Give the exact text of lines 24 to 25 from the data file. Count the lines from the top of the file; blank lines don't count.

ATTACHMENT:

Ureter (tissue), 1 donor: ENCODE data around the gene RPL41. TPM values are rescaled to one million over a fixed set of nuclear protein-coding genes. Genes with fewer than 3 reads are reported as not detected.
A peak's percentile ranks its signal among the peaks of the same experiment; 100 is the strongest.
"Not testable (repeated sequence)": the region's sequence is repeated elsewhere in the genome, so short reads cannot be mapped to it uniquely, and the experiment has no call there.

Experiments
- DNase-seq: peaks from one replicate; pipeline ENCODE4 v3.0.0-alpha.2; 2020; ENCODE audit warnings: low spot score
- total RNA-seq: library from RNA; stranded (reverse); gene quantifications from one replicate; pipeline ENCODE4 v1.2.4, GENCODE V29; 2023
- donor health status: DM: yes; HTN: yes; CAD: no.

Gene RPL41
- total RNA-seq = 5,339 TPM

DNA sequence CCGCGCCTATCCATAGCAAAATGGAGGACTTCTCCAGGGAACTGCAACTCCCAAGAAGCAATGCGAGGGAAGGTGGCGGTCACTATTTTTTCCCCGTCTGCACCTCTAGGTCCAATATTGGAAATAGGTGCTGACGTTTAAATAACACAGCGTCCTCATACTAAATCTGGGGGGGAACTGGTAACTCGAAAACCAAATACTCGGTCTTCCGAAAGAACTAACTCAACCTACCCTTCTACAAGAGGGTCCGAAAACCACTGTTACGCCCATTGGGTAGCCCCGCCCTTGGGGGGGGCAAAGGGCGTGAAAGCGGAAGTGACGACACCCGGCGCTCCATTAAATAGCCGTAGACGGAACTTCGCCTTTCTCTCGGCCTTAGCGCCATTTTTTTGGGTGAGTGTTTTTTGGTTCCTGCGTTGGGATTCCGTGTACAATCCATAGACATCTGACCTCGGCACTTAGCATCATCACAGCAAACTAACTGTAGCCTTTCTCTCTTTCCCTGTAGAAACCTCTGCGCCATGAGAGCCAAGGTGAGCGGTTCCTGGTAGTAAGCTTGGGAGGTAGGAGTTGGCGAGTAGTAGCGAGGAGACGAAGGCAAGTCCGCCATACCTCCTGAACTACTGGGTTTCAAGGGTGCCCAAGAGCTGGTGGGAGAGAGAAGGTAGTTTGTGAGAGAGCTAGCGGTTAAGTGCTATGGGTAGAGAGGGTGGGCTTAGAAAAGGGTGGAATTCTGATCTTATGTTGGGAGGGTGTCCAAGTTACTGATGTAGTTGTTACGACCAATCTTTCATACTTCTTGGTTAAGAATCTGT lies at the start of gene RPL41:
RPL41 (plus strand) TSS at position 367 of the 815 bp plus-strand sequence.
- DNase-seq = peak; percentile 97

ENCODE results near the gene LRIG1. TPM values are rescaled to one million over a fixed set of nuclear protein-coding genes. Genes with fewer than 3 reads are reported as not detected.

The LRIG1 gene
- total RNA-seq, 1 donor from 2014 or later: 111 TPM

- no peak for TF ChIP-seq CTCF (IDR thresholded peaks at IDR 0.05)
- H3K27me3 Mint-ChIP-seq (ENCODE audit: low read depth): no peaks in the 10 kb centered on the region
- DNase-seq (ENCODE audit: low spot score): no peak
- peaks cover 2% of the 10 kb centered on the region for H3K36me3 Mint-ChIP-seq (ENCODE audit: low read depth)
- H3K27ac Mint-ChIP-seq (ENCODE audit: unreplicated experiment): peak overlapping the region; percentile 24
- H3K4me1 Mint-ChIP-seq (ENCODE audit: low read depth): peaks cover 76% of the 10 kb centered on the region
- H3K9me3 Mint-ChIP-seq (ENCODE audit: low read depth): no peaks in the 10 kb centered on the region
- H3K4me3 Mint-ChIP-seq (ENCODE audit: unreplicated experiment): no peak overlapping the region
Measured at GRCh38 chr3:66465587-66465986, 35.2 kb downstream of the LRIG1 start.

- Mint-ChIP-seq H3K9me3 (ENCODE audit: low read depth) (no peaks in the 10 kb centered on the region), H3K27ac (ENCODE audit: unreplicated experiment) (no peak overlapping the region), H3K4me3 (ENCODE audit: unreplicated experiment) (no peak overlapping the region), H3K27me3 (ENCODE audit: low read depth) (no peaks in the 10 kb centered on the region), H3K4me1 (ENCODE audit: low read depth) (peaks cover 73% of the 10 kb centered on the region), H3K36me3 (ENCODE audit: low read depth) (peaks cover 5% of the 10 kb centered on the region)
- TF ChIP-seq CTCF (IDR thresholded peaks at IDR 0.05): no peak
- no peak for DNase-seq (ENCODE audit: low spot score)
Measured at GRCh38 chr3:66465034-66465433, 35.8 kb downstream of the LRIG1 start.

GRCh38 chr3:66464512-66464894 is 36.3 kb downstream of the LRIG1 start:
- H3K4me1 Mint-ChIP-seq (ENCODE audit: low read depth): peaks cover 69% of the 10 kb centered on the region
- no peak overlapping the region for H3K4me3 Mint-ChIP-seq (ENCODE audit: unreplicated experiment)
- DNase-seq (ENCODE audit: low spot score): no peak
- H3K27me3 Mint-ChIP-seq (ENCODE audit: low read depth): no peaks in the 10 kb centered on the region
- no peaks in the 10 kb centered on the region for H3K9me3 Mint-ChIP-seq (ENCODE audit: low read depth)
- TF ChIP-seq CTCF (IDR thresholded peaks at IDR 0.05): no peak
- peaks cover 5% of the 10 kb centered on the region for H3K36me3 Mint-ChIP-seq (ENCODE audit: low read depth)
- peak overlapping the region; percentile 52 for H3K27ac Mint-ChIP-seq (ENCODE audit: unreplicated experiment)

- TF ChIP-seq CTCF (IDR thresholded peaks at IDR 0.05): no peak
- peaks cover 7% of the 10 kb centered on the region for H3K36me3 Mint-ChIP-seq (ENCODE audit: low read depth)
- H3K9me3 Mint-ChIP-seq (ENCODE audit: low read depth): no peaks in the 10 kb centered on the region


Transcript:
Measured at GRCh38 chr3:66465587-66465986, 35.2 kb downstream of the LRIG1 start.

- Mint-ChIP-seq H3K9me3 (ENCODE audit: low read depth) (no peaks in the 10 kb centered on the region), H3K27ac (ENCODE audit: unreplicated experiment) (no peak overlapping the region), H3K4me3 (ENCODE audit: unreplicated experiment) (no peak overlapping the region), H3K27me3 (ENCODE audit: low read depth) (no peaks in the 10 kb centered on the region), H3K4me1 (ENCODE audit: low read depth) (peaks cover 73% of the 10 kb centered on the region), H3K36me3 (ENCODE audit: low read depth) (peaks cover 5% of the 10 kb centered on the region)